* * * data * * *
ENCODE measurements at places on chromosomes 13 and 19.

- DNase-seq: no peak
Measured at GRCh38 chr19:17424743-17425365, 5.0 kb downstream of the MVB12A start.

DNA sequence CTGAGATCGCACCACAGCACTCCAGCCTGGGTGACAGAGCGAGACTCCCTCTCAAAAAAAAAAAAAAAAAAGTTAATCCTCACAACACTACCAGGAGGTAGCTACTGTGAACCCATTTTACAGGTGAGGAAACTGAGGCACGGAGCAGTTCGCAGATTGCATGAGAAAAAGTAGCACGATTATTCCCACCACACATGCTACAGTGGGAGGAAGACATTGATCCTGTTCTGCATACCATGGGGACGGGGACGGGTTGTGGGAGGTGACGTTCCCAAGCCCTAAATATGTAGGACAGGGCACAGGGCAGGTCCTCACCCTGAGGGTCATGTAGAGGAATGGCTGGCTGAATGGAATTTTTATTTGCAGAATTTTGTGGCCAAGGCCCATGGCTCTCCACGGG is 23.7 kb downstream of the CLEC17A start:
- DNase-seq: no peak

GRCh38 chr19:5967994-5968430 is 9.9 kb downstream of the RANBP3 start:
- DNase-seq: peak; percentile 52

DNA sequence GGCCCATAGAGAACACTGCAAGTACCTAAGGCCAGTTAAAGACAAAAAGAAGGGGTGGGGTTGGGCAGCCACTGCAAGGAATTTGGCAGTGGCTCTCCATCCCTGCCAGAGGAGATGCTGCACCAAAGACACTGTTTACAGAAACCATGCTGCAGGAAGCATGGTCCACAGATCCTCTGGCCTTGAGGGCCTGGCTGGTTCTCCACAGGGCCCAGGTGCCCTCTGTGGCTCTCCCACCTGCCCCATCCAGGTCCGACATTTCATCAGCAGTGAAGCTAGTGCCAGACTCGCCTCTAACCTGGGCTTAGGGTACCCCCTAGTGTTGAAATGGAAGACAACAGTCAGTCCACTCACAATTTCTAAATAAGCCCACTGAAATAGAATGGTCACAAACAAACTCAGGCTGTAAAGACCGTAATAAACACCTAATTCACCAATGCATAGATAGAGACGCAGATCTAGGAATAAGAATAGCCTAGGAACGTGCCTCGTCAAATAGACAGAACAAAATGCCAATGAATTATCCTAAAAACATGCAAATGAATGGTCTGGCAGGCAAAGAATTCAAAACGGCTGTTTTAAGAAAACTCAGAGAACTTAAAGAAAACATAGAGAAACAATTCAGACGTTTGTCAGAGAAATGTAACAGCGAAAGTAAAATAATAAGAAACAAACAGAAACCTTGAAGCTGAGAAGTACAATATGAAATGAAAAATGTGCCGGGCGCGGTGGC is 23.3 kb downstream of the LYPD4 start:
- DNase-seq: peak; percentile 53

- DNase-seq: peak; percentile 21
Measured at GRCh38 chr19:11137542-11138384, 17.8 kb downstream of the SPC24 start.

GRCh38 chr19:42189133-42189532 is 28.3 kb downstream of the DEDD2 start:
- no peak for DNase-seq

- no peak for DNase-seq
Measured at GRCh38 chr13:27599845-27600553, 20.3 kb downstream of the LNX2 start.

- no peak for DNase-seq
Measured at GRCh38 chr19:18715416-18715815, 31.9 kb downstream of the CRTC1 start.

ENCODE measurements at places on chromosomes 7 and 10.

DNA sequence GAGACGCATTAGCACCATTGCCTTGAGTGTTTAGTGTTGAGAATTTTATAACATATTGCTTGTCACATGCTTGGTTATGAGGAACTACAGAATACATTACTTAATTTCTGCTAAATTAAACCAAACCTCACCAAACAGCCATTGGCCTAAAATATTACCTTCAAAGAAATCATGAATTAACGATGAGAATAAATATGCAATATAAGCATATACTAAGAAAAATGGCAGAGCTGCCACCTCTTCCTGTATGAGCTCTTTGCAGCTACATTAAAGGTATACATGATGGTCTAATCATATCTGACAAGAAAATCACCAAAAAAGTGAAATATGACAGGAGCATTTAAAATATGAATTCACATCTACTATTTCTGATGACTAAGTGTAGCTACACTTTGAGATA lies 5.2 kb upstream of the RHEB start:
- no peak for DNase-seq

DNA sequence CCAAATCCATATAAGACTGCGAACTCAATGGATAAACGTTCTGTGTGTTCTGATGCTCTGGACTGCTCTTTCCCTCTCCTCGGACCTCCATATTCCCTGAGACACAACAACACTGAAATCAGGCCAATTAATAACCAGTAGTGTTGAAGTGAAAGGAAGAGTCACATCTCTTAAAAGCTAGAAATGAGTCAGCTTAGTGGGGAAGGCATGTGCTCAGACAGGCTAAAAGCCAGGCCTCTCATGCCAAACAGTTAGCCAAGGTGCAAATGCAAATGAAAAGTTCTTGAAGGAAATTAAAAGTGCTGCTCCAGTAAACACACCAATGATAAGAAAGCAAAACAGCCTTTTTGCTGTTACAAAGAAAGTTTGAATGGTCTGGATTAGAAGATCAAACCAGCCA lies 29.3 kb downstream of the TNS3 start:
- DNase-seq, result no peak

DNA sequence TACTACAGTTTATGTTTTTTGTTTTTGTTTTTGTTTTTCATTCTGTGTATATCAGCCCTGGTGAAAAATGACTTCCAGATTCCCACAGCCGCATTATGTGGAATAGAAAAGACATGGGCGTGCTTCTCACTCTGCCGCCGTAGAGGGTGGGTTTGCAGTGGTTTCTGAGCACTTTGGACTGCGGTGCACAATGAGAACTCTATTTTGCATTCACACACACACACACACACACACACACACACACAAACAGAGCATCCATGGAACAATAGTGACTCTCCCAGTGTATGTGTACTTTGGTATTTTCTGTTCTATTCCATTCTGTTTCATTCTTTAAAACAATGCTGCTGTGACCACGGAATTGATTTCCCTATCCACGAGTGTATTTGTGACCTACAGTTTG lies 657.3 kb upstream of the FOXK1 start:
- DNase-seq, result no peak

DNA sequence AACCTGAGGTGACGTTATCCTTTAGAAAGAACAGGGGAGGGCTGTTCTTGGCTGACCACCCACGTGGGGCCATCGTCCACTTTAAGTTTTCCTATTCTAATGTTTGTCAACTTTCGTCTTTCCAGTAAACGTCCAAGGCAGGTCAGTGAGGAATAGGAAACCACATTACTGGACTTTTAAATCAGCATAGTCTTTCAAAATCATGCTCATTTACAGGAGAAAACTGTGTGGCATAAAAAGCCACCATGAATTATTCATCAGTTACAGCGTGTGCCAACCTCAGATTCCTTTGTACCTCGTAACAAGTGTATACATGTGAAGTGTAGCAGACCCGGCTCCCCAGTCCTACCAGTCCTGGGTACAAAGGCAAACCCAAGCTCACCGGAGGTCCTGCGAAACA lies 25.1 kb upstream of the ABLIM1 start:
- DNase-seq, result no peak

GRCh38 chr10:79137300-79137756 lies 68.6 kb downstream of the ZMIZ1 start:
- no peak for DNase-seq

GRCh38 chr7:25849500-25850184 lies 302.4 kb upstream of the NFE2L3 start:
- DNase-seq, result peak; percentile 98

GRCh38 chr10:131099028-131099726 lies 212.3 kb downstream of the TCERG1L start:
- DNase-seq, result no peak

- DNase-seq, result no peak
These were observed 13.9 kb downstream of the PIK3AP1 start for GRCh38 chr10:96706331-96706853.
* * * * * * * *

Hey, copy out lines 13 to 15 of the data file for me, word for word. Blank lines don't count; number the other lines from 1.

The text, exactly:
- no peak for DNase-seq

- no peak for DNase-seq
Measured at GRCh38 chr13:27599845-27600553, 20.3 kb downstream of the LNX2 start.